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GOLDEN OLDIE

by Daniel Schere

Winston-Salem playwright seeks to renovate classic venue

daniel@yesweekly.com | @Daniel_Schere

The intersection of N. Patterson and Greenway Avenues in Winston-Salem might be described by some as an industrial no-man’s land. There is a gas station, a freestanding hot dog joint and the Dairy Fresh factory. Just off the intersection is 2014 Greenway Ave “” an abandoned structure that once housed The Ritz Theater.

According to Winston-Salem’s Architectural Heritage by Heather Fearnbach, The Ritz opened on March 10, 1968 and showed double feature films at a price of 50 cents for adults and 15 cents for youth, which today would be about $3.42 and $1.03 respectively. Fearnbach writes that the 500-seat theater catered mostly to the black community due to the low prices. In 1973 International Theatres Limited purchased it, and two years later the Ritz stopped showing films for good.

Local historian Fam Brownlee, who works in the North Carolina Room of Forsyth County Public Library, said the theater typically showed movies such as the 1966 western Duel at Diablo that were not popular with the neighborhood’s African American working class population.

“The kind of movies that they were showing there were not the kind of movies that a black audience was going to watch,” he said. “They’re not going to see movies like that. They’re going to see Breakfast at Tiffany’s.”

Brownlee said when International Theaters took over they began showing films targeted at an older, shrinking white audience. When the theater reopened, the first movie shown was the Italian film Goodbye Uncle Tom.

“It was a very controversial movie,” he said. “It was shot in Haiti, but it was supposed to be historical scenes of slavery from the United States. I think one critic said something like, ‘if there’s ever been a movie that was designed to insight a race riot this is the one.'” In the four decades that followed the theater’s demise, it has been housed a number of churches including Christ Cathedral Church of Deliverance, which worshiped there for six months in 1990. According to the Forsyth County GIS database, the building is 6,628 square feet and has a value of $66,800.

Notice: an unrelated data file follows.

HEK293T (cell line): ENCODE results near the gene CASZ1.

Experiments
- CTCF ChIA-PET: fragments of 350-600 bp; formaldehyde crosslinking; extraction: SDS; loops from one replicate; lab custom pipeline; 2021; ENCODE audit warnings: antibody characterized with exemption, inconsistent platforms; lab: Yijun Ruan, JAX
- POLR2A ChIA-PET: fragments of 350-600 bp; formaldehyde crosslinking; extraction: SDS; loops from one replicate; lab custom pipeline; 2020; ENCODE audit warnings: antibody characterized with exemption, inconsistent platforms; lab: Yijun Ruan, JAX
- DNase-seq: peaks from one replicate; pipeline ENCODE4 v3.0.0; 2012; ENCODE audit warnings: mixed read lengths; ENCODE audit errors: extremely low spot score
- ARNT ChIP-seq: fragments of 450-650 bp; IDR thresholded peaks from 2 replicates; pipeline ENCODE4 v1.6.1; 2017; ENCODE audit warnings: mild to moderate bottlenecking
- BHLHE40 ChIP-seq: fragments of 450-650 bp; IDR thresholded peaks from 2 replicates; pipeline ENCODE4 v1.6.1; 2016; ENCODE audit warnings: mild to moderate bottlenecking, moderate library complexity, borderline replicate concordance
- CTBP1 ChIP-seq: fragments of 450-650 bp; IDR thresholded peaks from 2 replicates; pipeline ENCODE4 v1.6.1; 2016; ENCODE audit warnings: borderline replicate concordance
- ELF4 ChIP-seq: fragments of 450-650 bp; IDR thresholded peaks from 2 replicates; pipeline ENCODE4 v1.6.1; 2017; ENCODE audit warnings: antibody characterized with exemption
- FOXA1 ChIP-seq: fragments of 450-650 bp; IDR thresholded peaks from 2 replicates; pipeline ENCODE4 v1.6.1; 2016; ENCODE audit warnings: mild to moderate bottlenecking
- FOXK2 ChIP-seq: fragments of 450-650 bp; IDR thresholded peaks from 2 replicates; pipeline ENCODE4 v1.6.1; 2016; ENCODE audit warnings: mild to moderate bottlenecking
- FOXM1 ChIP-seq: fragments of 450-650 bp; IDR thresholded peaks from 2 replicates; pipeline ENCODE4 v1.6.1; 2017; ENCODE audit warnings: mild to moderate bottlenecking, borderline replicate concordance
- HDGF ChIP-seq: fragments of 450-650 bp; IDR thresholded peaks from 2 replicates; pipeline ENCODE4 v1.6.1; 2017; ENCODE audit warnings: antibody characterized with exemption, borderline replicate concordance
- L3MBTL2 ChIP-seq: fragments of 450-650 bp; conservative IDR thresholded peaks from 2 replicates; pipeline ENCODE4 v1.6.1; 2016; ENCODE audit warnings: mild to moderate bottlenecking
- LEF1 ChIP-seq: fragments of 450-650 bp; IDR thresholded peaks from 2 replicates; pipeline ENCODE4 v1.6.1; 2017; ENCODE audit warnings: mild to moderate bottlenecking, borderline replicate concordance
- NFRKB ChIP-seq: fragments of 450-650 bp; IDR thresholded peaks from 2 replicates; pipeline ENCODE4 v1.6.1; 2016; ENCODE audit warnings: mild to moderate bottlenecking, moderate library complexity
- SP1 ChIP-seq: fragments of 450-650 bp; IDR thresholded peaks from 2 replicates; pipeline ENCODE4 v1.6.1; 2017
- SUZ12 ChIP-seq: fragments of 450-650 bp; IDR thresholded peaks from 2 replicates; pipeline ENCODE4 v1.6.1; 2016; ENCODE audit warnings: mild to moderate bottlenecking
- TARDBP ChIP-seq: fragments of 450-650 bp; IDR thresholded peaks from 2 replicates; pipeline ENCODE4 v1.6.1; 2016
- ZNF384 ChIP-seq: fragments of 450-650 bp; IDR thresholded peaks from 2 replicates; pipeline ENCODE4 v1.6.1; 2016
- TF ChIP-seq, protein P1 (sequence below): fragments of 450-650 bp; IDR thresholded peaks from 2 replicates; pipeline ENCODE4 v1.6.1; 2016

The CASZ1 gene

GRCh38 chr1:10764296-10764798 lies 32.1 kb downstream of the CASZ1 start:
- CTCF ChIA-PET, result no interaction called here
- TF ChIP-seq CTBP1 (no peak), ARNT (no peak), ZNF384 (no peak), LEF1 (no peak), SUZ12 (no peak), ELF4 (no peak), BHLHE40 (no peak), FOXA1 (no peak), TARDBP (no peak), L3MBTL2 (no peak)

Local playwright Lizz Goins-Turner hopes to turn it into a working theater once again. Goins-Turner has had her company Diamondique Productions since 2010 and is looking for a permanent space for her shows. She said most of her productions have been in churches, but the historic nature of the building caught her eye.

“I just remember hearing so much about it and one day I was on Craigslist, and in the search engine I put in old movie theaters,” she said. “At the time I was looking for a theater to renovate. And that one popped up.”

Goins-Turner said she hated studying history in school but is fascinated by old structures and thinks this is a perfect opportunity to redevelop one.

“I found out it was closed and I was like, wow It’s been sitting for years,” she said.

Goins-Turner is in the process of purchasing the Ritz, with the hope of opening it in January. She said things are going well, and she has a good number of people helping out with the $100,000 renovation cost. She has started a donation page on gofundme. com and is also using social media and email to spread her message. She said number of American and African playwrights have already contacted her about producing a show in Winston-Salem.